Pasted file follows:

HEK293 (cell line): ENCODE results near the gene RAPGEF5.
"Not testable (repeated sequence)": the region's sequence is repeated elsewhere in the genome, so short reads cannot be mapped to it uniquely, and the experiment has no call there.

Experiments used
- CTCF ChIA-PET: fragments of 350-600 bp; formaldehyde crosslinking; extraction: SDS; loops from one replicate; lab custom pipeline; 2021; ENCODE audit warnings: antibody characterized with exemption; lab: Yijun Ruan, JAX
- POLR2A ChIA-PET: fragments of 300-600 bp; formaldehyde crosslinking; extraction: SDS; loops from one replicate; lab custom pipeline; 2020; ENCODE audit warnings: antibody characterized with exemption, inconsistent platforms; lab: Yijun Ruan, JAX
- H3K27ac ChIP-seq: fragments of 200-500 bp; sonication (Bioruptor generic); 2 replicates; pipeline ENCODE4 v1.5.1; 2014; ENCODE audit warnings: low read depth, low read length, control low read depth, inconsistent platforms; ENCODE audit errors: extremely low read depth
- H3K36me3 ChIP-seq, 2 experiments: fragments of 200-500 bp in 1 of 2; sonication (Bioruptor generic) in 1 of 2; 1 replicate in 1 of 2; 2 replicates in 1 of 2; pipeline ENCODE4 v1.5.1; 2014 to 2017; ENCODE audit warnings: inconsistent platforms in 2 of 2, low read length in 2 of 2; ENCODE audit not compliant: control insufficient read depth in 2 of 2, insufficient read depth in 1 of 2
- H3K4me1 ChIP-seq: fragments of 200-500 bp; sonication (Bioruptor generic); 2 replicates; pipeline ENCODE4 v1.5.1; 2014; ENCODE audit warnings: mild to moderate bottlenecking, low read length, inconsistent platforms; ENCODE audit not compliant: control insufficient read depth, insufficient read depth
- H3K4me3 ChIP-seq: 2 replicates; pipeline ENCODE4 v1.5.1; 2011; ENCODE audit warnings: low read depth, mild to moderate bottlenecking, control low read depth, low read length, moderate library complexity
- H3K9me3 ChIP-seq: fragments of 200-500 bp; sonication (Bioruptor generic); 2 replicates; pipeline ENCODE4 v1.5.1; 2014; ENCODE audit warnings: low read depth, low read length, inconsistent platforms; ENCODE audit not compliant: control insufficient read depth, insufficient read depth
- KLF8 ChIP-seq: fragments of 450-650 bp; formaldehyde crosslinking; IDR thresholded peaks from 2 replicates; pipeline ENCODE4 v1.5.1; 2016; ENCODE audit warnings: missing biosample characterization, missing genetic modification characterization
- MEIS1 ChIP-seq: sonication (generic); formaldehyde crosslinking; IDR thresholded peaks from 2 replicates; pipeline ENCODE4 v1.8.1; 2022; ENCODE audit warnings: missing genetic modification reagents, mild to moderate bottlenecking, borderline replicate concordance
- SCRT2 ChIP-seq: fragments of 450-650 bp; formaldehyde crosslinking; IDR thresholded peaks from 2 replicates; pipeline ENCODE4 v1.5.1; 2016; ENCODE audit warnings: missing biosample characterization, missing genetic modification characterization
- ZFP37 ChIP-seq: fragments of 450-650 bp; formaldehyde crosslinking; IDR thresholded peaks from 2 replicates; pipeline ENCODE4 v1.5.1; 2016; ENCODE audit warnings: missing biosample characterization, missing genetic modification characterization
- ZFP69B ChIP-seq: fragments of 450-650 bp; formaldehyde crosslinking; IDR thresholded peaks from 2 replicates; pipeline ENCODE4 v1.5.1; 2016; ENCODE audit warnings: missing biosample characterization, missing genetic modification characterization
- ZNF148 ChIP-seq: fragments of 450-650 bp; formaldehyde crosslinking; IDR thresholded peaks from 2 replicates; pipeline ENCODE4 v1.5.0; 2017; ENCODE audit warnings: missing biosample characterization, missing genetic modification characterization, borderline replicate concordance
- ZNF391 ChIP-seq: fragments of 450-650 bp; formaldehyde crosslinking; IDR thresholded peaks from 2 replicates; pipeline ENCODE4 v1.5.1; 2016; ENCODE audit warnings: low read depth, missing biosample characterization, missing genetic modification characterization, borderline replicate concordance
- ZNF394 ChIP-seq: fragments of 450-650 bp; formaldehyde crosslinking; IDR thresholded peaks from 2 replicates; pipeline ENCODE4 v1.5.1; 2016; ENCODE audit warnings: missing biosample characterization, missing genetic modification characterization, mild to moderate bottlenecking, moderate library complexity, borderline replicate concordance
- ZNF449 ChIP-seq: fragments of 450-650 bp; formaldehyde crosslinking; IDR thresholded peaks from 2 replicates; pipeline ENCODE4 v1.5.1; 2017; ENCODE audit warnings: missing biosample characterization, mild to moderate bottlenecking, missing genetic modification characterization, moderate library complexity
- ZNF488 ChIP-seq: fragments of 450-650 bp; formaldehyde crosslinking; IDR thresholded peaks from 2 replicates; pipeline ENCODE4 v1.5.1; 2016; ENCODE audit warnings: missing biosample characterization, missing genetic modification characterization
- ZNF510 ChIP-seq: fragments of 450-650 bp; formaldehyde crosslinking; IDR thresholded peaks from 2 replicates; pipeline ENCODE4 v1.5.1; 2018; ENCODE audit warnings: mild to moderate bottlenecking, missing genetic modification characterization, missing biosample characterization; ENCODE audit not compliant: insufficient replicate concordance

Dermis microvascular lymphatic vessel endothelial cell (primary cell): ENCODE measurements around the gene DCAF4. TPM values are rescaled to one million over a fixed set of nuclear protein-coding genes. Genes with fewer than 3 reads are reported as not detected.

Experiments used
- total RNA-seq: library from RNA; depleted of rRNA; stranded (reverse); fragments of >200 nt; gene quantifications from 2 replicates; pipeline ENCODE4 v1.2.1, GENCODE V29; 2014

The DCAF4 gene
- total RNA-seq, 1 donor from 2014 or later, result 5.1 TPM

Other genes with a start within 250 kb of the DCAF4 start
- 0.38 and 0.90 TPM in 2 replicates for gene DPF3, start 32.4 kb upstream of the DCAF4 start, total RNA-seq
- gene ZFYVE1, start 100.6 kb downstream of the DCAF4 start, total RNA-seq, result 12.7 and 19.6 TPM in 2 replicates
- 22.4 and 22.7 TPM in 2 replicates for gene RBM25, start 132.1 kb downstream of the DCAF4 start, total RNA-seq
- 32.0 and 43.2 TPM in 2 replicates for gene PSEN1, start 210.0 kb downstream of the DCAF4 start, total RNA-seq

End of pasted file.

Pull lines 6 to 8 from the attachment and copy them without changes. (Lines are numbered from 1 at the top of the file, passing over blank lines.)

- H3K27ac ChIP-seq: fragments of 200-500 bp; sonication (Bioruptor generic); 2 replicates; pipeline ENCODE4 v1.5.1; 2014; ENCODE audit warnings: low read depth, low read length, control low read depth, inconsistent platforms; ENCODE audit errors: extremely low read depth
- H3K36me3 ChIP-seq, 2 experiments: fragments of 200-500 bp in 1 of 2; sonication (Bioruptor generic) in 1 of 2; 1 replicate in 1 of 2; 2 replicates in 1 of 2; pipeline ENCODE4 v1.5.1; 2014 to 2017; ENCODE audit warnings: inconsistent platforms in 2 of 2, low read length in 2 of 2; ENCODE audit not compliant: control insufficient read depth in 2 of 2, insufficient read depth in 1 of 2
- H3K4me1 ChIP-seq: fragments of 200-500 bp; sonication (Bioruptor generic); 2 replicates; pipeline ENCODE4 v1.5.1; 2014; ENCODE audit warnings: mild to moderate bottlenecking, low read length, inconsistent platforms; ENCODE audit not compliant: control insufficient read depth, insufficient read depth